New study suggests electric bicycles are much better than electric cars for cities
Two wheels are better than four. Sure, I’ve been saying it for years, but now a new study is actually backing me up. It turns out that even though electric cars are moving us in the right direction, electric bicycles are actually much better transportation solutions for urban areas. Here’s why…
New UK study shows e-bikes beat electric cars
A new study released by the Center for Research into Energy Demand Solutions (CREDS) in the UK has found that electric cars aren’t actually the best transportation option when it comes to urban traffic or environmental impact.
The study found that over time, electric cars will likely increase the number of cars on the road due to their lower cost to operate than gas vehicles. This will result in further congestion in cities, an increase in urban sprawl and potentially negative societal health impacts in the form of obesity.
The CREDS study found that active forms of transportation, such as electric bicycles, were better solutions for reducing traffic and alleviating health concerns related to sedentary lifestyles that are increasingly common in urban residents, according to Forbes.
According to the report:
“Relying mainly on electrification of vehicles to reach carbon targets can have the consequence of increasing traffic congestion because of the lower cost and lower taxation of electric fuel. Everyday travel should be shifted to the most sustainable modes. Priority on roads should be given to walking, cycling (including e-bikes and e-scooters) and public transport.”
Studies have long determined that cars are far from the most efficient forms of urban transportation. While electric cars are certainly an environmental improvement over gas-powered vehicles, they don’t address the issue of congestion and inactivity. The CREDS study, which was undertaken with the combined effort of 13 different academic institutions in the UK, even makes the argument that electric cars will eventually lead to an increase in both.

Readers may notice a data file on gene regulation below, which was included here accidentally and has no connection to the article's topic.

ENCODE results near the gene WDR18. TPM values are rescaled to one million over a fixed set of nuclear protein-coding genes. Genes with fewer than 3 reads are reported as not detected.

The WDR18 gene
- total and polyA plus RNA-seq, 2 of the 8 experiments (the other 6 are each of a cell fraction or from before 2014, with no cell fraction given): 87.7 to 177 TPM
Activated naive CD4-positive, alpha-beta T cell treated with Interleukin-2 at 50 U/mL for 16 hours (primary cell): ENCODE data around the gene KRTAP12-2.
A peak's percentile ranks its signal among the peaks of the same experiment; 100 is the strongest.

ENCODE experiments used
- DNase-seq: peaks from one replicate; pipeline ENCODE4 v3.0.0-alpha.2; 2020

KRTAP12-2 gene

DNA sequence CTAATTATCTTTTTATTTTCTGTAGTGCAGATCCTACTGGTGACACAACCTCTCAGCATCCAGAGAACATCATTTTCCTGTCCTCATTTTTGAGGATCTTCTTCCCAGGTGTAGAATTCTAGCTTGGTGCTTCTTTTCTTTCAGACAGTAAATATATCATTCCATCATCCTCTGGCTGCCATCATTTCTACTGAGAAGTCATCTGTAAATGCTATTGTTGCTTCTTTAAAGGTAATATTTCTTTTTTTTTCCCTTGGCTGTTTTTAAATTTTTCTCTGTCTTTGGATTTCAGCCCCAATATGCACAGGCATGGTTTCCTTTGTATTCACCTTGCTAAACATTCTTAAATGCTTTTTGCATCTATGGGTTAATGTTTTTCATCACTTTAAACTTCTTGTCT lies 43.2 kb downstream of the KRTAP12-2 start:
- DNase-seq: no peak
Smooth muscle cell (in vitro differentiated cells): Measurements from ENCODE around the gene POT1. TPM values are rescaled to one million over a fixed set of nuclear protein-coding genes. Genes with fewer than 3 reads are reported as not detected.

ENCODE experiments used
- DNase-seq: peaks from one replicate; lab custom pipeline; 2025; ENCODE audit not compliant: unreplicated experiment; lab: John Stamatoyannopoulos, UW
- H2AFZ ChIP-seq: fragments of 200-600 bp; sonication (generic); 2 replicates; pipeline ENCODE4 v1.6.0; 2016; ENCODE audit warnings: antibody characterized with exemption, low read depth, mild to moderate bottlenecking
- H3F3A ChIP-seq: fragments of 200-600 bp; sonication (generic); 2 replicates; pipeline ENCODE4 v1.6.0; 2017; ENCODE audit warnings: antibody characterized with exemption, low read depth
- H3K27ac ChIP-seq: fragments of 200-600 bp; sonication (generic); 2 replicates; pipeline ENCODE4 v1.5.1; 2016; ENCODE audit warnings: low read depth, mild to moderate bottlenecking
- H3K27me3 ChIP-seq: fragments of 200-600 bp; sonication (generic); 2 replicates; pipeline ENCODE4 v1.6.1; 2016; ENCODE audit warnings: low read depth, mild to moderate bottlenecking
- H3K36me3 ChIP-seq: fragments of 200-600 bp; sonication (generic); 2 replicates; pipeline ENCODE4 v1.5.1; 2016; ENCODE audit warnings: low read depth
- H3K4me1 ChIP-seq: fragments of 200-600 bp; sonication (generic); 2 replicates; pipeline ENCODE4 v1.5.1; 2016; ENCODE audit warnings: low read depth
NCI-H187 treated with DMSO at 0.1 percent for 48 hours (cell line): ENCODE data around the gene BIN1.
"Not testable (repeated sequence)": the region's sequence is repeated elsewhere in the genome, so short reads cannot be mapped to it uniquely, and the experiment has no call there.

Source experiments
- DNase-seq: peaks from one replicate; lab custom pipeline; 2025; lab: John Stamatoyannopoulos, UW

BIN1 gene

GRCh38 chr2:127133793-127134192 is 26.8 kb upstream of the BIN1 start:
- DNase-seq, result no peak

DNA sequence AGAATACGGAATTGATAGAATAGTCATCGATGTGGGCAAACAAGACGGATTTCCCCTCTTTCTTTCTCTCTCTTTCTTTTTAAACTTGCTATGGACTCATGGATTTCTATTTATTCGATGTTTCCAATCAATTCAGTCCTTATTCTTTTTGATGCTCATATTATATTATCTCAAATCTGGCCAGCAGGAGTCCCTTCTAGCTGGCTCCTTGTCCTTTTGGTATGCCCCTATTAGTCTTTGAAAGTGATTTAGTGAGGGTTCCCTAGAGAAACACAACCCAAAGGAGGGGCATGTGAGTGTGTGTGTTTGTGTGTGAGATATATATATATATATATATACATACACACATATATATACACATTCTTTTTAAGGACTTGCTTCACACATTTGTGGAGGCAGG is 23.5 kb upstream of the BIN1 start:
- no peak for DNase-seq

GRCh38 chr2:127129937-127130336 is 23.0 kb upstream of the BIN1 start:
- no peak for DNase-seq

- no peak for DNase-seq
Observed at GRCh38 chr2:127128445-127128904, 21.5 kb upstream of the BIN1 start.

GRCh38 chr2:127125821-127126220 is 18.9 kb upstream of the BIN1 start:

While the study ultimately arrives at a bit of an extreme conclusion, it is hard to refute the underlying logic. As electric cars become cheaper to purchase, their numerous benefits will make them even more enticing options. Electric cars offer a number of advantages and are quickly winning over drivers. And as more people flock towards cities than ever before, more drivers are crowding urban roads.
Road space in cities is largely finite, and thus an increase in the number of cars on the road will result in an increase in congestion. More traffic equals longer waits for everyone. And longer waits equal more inactivity.
Electric bicycles have the ability to make even more positive changes and counteract pretty much all of these negative consequences. E-bikes are affordable now. They are more efficient to operate. They reduce congestion. They reduce commute times. They increase physical activity. And they are simply fun.
That’s not to say electric cars are bad. Of course electric cars are a major improvement compared to the majority of cars on the road today. But e-bikes are simply a step further in so many ways.
Sure, I’m pretty biased when it comes to e-bikes. They are kind of my thing. I even proposed creating a nationwide class of fast e-bikes up to 40 mph (65 km/h). But you can’t deny the numerous benefits that e-bikes offer. There’s a reason Europeans are slimmer, healthier, happier and less overworked than Americans. I’m not saying it’s all because they cycle more. But it certainly doesn’t hurt.
With prices for electric bicycles quickly dropping into the ultra-affordable range, perhaps it is time to consider picking up a e-bike and performing some of your car trips on two wheels instead of four. Headed to the coffee shop? Ride there. Meeting friends for dinner? Ride there. Doing some light shopping? Put on a backpack and ride there.
Humans were built to transport themselves, and technology such as e-bikes have helped us make active transportation more fun and effective. Let’s not lose that by enclosing ourselves in rolling cages any more than necessary.
What do you think? Let me know in the comments below!